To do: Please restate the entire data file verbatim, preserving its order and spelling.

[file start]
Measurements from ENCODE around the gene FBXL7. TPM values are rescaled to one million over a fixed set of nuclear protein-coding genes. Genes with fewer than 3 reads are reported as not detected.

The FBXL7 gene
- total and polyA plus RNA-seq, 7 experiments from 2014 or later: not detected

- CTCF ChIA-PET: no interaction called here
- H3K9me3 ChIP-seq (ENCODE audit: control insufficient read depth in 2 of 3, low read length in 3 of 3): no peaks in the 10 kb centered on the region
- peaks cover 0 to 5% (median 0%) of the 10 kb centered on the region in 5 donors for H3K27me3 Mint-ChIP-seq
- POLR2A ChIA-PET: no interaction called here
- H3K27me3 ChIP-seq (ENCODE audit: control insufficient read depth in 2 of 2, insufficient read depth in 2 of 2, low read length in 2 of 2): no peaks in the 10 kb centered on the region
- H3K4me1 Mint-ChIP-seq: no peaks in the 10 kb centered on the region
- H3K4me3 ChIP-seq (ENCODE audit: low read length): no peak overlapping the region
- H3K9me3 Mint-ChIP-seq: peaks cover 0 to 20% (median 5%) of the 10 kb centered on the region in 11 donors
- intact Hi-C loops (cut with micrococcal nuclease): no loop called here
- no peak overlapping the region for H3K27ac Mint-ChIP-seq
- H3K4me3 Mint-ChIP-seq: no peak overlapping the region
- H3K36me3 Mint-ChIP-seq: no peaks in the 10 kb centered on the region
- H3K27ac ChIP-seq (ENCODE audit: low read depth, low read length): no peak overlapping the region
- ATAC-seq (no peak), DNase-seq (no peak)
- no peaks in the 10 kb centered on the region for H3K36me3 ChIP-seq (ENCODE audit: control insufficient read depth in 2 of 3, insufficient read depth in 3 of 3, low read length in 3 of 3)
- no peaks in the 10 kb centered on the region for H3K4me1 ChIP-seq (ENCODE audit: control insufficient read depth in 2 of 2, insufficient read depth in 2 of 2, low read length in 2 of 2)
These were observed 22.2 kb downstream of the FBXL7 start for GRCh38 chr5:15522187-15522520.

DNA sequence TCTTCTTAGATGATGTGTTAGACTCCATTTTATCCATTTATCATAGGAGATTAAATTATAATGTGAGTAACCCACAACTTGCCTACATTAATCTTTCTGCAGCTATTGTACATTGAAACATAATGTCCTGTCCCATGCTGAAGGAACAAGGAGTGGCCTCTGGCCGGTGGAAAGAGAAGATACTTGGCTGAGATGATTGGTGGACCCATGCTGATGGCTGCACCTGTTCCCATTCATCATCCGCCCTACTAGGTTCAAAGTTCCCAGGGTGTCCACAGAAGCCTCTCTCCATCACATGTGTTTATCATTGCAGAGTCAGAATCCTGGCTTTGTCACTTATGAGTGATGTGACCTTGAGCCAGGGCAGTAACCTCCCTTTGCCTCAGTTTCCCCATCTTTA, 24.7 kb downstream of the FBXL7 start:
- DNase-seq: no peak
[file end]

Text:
Measurements from ENCODE around the gene FBXL7. TPM values are rescaled to one million over a fixed set of nuclear protein-coding genes. Genes with fewer than 3 reads are reported as not detected.

The FBXL7 gene
- total and polyA plus RNA-seq, 7 experiments from 2014 or later: not detected

- CTCF ChIA-PET: no interaction called here
- H3K9me3 ChIP-seq (ENCODE audit: control insufficient read depth in 2 of 3, low read length in 3 of 3): no peaks in the 10 kb centered on the region
- peaks cover 0 to 5% (median 0%) of the 10 kb centered on the region in 5 donors for H3K27me3 Mint-ChIP-seq
- POLR2A ChIA-PET: no interaction called here
- H3K27me3 ChIP-seq (ENCODE audit: control insufficient read depth in 2 of 2, insufficient read depth in 2 of 2, low read length in 2 of 2): no peaks in the 10 kb centered on the region
- H3K4me1 Mint-ChIP-seq: no peaks in the 10 kb centered on the region
- H3K4me3 ChIP-seq (ENCODE audit: low read length): no peak overlapping the region
- H3K9me3 Mint-ChIP-seq: peaks cover 0 to 20% (median 5%) of the 10 kb centered on the region in 11 donors
- intact Hi-C loops (cut with micrococcal nuclease): no loop called here
- no peak overlapping the region for H3K27ac Mint-ChIP-seq
- H3K4me3 Mint-ChIP-seq: no peak overlapping the region
- H3K36me3 Mint-ChIP-seq: no peaks in the 10 kb centered on the region
- H3K27ac ChIP-seq (ENCODE audit: low read depth, low read length): no peak overlapping the region
- ATAC-seq (no peak), DNase-seq (no peak)
- no peaks in the 10 kb centered on the region for H3K36me3 ChIP-seq (ENCODE audit: control insufficient read depth in 2 of 3, insufficient read depth in 3 of 3, low read length in 3 of 3)
- no peaks in the 10 kb centered on the region for H3K4me1 ChIP-seq (ENCODE audit: control insufficient read depth in 2 of 2, insufficient read depth in 2 of 2, low read length in 2 of 2)
These were observed 22.2 kb downstream of the FBXL7 start for GRCh38 chr5:15522187-15522520.

DNA sequence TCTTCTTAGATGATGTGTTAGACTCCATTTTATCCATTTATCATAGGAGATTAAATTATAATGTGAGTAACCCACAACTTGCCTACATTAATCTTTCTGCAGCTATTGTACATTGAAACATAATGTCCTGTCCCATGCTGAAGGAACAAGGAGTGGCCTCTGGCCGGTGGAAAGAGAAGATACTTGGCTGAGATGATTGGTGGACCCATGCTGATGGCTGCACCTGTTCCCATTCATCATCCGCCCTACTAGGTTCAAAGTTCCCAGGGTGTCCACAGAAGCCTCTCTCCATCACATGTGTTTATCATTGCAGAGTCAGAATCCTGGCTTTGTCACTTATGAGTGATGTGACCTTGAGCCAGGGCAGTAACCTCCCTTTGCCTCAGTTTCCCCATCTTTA, 24.7 kb downstream of the FBXL7 start:
- DNase-seq: no peak